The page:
Figure 1. Periodontal disease is a highly prevalent infectious and inflammatory disease of tooth-supporting tissues. (A) The arrowheads indicate periodontal disease. (B) Periodontal disease includes gingivitis and periodontitis. Gingivitis is the presence of gingival inflammation without loss of connective tissue attachment. Periodontitis is the presence of gingival inflammation at sites where there has been apical migration of the epithelial attachment onto the root surfaces accompanied by the loss of connective tissue and alveolar bone. (C) Clinical attachment loss is measured with a periodontal probe and is the distance from the base of the probeable crevice to the cementoenamel junction. Probing depth is defined as the distance between the bottom of the periodontal pocket and the gingival margin.
About one-third of all PTB are caused by preterm labor (uterine contraction) and one-third are due to the premature rupture of membranes (PROM); the remaining cases are due to other pregnancy complications such as induced labor (of which preeclampsia is the major indication) (8). In the last two decades, numerous epidemiological studies have examined the link between periodontitis and PTB, including cross-sectional, case–control, and cohort studies.
In a cross-sectional study, or census, data are collected at a defined time and is used to assess the prevalence of chronic or acute conditions, the results of intervention, or the causes of disease. In the last 5 years, several cross-sectional studies (9–11) reported a correlation between periodontitis and PTB/LBW. In a study published in 2016 (9), women with PTB were found to have worse periodontal parameters and significantly increased gingival crevicular fluid (GCF) levels of IL-6 and prostaglandin E2 (PGE2) compared with women who experienced full-term birth. Based on significant correlations between serum PGE2 level and probing depth, clinical attachment loss (CAL, Figure 1C), and GCF TNF-α in PTB, periodontitis may increase the risk of labor triggers and hence contribute to preterm labor onset. However, in 2016 Martinez-Martinez et al. (12) suggested that PTB is a multifactorial condition and that periodontitis and the presence of periodontal pathogens are not sufficient to trigger PTB.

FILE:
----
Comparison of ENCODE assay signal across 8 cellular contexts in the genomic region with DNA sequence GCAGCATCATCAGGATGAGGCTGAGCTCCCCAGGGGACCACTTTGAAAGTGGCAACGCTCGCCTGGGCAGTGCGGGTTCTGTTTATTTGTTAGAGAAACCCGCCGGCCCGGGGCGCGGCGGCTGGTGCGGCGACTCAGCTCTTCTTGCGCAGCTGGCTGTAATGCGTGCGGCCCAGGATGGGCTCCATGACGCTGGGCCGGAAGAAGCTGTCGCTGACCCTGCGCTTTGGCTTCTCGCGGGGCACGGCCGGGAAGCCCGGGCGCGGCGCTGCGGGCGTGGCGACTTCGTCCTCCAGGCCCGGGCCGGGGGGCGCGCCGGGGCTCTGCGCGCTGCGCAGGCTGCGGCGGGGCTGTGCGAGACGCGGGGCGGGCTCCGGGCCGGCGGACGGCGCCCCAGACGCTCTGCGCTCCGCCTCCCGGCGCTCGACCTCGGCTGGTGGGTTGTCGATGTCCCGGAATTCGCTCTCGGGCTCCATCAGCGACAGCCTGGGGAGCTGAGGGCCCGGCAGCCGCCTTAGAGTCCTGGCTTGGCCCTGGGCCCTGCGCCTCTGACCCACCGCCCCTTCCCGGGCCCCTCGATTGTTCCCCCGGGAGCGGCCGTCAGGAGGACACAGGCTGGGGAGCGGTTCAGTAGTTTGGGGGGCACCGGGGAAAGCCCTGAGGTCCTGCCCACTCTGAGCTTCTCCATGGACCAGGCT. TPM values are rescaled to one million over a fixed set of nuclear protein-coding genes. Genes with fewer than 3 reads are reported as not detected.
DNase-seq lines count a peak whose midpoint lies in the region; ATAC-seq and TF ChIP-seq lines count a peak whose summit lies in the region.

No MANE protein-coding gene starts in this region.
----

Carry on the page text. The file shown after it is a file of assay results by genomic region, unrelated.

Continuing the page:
In case–control studies, mothers with PTB are identified and their periodontitis history is determined and compared with that of healthy control subjects. Of the 14 case–control studies published in the last 5 years, 12 (13–24) reported an association between periodontitis and PTB, LBW, or preterm LBW (PLBW), and 2 (25, 26) found no association. In a study published in 2015 (23), mothers in the periodontitis group with single delivery had an eightfold higher chance of delivering a LBW infant compared to those in the control group. The mothers in the periodontitis group with multiple deliveries delivered PTB infants with an eightfold higher frequency and LBW infants at a 10-fold higher frequency compared to the mothers in the control group.
In cohort studies, investigators monitor pregnant women to determine if those with periodontitis demonstrate a higher incidence of PTB than those without periodontitis. Of the 11 published cohort studies in the last 5 years, 7 (27–33) reported an association between periodontitis and PTB, LBW, or PLBW, and 4 (34–37) revealed no association. A hospital-based prospective study published in 2016 (33) comprising 790 pregnant women found that periodontitis was a risk factor for PTB and an independent risk factor for LBW. Recently periodontitis was also found to be associated with preeclampsia (38) and PROM (39, 40), common causes of PTB.
In the last 5 years, most literature and systematic reviews reported an association between periodontitis and PTB (41–46). A meta-analysis published in 2016 (41) assessed case–control studies reporting periodontal status and pregnancy outcomes. The computed risk ratio for periodontitis was 1.61 for PTB using data from 16 studies, the risk for LBW was 1.65 based on 10 studies, and the risk for PLBW was 3.44 based on 4 studies. A systematic and evidence-based review in 2012 (46) focused on the association of periodontitis and PTB and LBW and found 62 relevant studies that suggested that periodontitis may be a potential risk factor for PTB and LBW.